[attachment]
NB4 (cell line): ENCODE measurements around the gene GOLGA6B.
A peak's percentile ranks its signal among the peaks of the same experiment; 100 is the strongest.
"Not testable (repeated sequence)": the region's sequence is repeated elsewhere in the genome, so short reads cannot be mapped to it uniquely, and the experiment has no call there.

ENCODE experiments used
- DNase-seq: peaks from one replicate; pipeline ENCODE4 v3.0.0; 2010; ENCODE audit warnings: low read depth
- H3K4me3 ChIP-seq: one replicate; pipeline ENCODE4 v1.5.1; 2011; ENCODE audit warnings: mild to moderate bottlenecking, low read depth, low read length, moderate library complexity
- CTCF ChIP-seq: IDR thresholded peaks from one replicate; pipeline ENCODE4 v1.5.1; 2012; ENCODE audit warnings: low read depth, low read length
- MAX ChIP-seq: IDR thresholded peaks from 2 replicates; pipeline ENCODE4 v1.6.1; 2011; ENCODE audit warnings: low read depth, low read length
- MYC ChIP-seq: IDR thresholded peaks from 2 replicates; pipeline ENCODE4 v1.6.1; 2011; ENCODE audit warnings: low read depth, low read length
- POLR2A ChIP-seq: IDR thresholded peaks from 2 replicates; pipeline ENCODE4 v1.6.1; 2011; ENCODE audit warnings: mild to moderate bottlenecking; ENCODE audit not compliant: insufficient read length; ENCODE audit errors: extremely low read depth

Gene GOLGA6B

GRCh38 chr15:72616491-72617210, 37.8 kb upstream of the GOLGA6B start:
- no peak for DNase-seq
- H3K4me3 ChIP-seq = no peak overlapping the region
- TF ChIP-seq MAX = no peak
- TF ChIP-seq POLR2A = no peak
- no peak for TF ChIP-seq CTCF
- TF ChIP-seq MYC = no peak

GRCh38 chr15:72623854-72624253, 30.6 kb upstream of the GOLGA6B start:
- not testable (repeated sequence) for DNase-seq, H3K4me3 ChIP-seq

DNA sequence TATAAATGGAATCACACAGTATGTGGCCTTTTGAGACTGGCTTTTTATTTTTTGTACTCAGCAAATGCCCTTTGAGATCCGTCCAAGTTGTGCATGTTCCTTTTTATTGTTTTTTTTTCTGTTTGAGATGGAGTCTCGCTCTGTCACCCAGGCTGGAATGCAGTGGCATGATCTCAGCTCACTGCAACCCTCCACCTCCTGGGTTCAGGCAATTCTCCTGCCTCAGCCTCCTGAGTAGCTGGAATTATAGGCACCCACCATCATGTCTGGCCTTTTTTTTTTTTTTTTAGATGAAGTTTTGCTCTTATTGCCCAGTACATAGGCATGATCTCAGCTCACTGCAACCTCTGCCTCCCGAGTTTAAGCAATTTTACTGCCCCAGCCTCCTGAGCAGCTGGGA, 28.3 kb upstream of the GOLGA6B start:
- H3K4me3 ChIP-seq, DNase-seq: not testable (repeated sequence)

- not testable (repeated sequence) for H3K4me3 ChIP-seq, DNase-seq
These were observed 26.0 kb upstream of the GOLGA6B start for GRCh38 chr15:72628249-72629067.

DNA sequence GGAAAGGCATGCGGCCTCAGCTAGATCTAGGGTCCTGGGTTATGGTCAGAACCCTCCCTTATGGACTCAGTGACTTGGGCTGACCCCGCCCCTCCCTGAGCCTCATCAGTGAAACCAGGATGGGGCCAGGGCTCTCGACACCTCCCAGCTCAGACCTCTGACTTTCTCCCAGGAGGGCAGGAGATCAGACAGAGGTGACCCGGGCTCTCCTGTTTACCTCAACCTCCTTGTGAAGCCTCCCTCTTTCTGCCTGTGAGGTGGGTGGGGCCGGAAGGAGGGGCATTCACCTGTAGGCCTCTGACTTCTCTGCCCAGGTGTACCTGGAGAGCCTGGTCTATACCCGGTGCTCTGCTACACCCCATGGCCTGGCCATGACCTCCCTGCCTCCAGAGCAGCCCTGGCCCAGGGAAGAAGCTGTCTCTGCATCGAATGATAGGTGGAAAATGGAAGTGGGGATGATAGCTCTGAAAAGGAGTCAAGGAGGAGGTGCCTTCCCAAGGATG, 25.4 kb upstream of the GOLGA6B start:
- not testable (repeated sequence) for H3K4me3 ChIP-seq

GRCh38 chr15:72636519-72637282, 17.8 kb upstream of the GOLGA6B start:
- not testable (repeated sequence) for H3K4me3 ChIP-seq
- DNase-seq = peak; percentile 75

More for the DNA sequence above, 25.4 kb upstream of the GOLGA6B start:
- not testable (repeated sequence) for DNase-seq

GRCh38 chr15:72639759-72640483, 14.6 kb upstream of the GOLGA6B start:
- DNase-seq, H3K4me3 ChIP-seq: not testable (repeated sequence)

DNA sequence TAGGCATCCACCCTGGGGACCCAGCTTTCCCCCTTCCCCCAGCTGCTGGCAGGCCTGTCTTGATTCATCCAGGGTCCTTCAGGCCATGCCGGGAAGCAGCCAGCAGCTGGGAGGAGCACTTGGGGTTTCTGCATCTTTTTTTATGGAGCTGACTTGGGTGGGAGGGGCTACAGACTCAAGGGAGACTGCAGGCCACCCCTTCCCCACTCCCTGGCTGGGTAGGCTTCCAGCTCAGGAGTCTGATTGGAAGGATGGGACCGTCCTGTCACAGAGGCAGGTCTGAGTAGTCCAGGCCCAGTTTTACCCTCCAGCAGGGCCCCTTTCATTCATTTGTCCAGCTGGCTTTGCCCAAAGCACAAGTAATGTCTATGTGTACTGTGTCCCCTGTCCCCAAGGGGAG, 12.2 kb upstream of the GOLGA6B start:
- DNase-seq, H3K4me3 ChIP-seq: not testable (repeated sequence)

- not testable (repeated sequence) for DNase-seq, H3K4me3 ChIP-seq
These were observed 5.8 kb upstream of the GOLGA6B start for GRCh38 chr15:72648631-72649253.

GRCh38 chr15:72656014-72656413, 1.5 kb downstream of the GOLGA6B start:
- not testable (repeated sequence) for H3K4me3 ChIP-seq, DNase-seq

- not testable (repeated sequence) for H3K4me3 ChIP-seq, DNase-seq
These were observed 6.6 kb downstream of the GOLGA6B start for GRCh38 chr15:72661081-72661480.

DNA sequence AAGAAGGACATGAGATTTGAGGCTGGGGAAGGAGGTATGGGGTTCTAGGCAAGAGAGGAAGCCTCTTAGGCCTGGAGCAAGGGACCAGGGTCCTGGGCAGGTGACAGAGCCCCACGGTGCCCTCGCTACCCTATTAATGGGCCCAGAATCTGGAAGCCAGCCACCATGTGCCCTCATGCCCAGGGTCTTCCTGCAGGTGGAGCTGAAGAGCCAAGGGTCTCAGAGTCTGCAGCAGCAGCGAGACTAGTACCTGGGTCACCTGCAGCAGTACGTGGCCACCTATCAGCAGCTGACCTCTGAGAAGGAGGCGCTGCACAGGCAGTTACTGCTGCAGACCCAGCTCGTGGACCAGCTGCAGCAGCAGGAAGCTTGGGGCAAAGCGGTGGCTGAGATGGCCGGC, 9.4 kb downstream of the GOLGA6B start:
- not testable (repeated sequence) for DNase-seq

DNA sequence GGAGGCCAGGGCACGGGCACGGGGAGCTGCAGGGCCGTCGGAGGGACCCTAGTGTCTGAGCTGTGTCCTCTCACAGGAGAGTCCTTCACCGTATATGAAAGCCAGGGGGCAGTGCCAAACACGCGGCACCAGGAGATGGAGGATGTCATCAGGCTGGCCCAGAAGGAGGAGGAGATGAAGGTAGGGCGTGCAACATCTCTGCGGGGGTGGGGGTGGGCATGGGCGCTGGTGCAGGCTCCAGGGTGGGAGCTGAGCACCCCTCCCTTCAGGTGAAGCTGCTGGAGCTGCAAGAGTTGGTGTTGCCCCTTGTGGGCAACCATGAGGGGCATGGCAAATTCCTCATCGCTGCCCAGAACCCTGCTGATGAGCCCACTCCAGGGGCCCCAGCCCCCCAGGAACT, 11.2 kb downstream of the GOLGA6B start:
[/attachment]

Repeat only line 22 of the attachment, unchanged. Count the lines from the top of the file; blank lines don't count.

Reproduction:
- H3K4me3 ChIP-seq, DNase-seq: not testable (repeated sequence)